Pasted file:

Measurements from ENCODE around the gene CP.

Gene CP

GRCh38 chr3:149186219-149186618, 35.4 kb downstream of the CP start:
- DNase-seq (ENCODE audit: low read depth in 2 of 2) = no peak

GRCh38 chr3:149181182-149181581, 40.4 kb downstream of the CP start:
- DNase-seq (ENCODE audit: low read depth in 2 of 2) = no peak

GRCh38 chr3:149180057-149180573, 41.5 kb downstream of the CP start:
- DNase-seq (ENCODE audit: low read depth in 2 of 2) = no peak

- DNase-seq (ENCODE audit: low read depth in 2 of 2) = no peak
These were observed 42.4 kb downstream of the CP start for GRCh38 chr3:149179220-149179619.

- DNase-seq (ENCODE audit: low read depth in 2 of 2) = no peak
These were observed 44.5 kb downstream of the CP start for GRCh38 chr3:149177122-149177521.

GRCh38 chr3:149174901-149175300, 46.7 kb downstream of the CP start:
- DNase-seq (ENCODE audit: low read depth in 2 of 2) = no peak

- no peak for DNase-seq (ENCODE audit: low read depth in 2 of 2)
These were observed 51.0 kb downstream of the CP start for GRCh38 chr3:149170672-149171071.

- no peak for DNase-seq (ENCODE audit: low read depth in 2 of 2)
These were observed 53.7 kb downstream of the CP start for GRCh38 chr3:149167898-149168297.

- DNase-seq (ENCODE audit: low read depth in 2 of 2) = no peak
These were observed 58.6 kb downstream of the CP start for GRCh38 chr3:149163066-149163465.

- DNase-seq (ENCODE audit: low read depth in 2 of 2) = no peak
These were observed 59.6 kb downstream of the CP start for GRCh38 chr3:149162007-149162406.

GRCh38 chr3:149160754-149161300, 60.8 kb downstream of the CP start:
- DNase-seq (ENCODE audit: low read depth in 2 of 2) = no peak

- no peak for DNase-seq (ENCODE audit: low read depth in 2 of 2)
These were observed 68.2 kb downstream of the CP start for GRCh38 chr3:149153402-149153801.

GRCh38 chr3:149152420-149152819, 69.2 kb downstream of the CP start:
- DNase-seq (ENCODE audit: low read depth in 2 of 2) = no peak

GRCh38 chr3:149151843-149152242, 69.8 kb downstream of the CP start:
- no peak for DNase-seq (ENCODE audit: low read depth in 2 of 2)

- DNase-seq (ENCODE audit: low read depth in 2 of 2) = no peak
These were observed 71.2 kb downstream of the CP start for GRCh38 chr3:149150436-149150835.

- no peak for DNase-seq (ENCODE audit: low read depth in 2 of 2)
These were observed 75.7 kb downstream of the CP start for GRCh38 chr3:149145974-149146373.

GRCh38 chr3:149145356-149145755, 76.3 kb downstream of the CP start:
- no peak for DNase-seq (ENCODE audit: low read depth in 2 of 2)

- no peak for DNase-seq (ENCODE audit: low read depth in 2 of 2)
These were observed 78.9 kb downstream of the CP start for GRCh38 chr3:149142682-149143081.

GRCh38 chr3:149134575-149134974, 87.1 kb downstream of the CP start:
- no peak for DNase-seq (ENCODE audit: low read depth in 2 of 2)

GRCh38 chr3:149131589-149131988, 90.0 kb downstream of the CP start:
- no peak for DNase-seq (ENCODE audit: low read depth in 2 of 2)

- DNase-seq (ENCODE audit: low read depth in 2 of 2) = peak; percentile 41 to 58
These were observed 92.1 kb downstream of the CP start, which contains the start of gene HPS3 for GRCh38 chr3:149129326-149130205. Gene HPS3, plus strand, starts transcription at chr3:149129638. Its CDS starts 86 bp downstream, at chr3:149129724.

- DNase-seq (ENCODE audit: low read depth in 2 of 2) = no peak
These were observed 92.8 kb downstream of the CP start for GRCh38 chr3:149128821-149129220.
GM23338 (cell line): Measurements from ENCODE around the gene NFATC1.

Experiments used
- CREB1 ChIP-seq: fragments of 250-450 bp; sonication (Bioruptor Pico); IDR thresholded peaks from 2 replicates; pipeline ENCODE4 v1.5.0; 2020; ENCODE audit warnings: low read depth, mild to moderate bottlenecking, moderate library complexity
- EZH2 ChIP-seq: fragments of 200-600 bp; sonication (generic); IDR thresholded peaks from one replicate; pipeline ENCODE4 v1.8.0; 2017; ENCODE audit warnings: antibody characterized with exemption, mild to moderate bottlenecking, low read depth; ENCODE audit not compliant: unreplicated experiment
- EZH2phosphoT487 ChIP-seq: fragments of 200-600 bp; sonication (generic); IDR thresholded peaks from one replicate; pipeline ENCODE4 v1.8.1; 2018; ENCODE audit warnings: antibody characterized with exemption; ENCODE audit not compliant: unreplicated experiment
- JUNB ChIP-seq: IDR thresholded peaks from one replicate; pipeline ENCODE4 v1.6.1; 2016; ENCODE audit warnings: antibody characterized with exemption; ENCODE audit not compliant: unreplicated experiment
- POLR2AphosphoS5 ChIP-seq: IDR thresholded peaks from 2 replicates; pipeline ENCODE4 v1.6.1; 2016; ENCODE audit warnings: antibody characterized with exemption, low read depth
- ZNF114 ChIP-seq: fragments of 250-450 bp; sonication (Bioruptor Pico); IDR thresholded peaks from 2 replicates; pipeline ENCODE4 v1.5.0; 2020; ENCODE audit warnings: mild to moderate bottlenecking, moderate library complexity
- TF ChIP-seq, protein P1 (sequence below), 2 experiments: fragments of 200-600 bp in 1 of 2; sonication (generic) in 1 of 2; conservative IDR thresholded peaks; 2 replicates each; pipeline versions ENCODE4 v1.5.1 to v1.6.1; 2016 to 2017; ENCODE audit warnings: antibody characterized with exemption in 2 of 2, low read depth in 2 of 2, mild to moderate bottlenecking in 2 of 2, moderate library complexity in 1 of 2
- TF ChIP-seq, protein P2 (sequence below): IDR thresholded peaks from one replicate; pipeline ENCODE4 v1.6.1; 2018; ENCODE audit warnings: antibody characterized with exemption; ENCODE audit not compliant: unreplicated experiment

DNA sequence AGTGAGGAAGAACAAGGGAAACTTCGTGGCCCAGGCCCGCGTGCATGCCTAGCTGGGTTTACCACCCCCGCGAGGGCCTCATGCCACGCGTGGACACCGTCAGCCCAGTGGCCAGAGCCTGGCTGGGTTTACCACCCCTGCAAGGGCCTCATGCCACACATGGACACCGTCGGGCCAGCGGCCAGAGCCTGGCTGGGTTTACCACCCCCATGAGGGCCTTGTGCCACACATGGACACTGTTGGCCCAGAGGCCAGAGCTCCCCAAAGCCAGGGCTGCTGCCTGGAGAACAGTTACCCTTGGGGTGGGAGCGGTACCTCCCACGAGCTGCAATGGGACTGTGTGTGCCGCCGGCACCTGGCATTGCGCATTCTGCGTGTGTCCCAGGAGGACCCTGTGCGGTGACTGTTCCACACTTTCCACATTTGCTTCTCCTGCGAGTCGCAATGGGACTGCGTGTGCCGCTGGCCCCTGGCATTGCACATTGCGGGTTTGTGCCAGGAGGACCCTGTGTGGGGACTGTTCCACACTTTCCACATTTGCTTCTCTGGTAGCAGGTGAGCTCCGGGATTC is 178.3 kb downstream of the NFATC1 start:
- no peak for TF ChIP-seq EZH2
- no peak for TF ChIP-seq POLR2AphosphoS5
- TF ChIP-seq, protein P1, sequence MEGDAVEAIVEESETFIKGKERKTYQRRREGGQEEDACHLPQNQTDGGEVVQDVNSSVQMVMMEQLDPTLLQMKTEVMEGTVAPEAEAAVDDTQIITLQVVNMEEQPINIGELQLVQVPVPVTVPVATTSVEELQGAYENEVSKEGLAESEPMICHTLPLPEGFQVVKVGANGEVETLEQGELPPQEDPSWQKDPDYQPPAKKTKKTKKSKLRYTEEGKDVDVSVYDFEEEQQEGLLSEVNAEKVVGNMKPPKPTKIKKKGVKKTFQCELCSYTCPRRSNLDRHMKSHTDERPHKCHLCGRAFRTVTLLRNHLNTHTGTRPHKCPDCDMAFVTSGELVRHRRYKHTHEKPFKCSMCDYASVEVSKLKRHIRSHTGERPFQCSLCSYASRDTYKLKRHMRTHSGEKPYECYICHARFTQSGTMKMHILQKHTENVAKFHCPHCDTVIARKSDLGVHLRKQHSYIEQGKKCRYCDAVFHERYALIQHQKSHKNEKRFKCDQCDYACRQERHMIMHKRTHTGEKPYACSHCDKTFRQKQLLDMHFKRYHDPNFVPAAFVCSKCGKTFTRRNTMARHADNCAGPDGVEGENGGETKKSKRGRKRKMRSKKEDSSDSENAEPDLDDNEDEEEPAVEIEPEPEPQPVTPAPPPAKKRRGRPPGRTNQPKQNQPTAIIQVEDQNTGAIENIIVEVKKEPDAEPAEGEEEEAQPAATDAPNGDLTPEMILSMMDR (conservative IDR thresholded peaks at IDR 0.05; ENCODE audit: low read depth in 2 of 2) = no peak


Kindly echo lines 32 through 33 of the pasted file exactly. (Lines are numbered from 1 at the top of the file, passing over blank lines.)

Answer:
These were observed 71.2 kb downstream of the CP start for GRCh38 chr3:149150436-149150835.

- no peak for DNase-seq (ENCODE audit: low read depth in 2 of 2)